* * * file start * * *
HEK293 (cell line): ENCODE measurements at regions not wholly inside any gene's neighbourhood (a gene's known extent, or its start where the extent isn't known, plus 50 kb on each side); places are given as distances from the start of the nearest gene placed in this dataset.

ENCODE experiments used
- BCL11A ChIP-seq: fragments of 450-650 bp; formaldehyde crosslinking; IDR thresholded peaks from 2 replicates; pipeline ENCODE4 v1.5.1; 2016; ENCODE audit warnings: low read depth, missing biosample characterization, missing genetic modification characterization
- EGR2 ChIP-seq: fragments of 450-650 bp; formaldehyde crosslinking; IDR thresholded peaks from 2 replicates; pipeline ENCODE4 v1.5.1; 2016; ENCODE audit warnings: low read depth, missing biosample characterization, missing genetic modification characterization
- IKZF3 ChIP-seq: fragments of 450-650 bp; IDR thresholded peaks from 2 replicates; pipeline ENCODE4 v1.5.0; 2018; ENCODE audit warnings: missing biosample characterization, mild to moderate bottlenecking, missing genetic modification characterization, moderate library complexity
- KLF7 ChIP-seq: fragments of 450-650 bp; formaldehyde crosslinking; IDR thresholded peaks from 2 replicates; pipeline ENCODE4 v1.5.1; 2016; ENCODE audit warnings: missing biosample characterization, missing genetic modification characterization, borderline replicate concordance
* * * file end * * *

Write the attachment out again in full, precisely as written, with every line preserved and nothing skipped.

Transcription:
HEK293 (cell line): ENCODE measurements at regions not wholly inside any gene's neighbourhood (a gene's known extent, or its start where the extent isn't known, plus 50 kb on each side); places are given as distances from the start of the nearest gene placed in this dataset.

ENCODE experiments used
- BCL11A ChIP-seq: fragments of 450-650 bp; formaldehyde crosslinking; IDR thresholded peaks from 2 replicates; pipeline ENCODE4 v1.5.1; 2016; ENCODE audit warnings: low read depth, missing biosample characterization, missing genetic modification characterization
- EGR2 ChIP-seq: fragments of 450-650 bp; formaldehyde crosslinking; IDR thresholded peaks from 2 replicates; pipeline ENCODE4 v1.5.1; 2016; ENCODE audit warnings: low read depth, missing biosample characterization, missing genetic modification characterization
- IKZF3 ChIP-seq: fragments of 450-650 bp; IDR thresholded peaks from 2 replicates; pipeline ENCODE4 v1.5.0; 2018; ENCODE audit warnings: missing biosample characterization, mild to moderate bottlenecking, missing genetic modification characterization, moderate library complexity
- KLF7 ChIP-seq: fragments of 450-650 bp; formaldehyde crosslinking; IDR thresholded peaks from 2 replicates; pipeline ENCODE4 v1.5.1; 2016; ENCODE audit warnings: missing biosample characterization, missing genetic modification characterization, borderline replicate concordance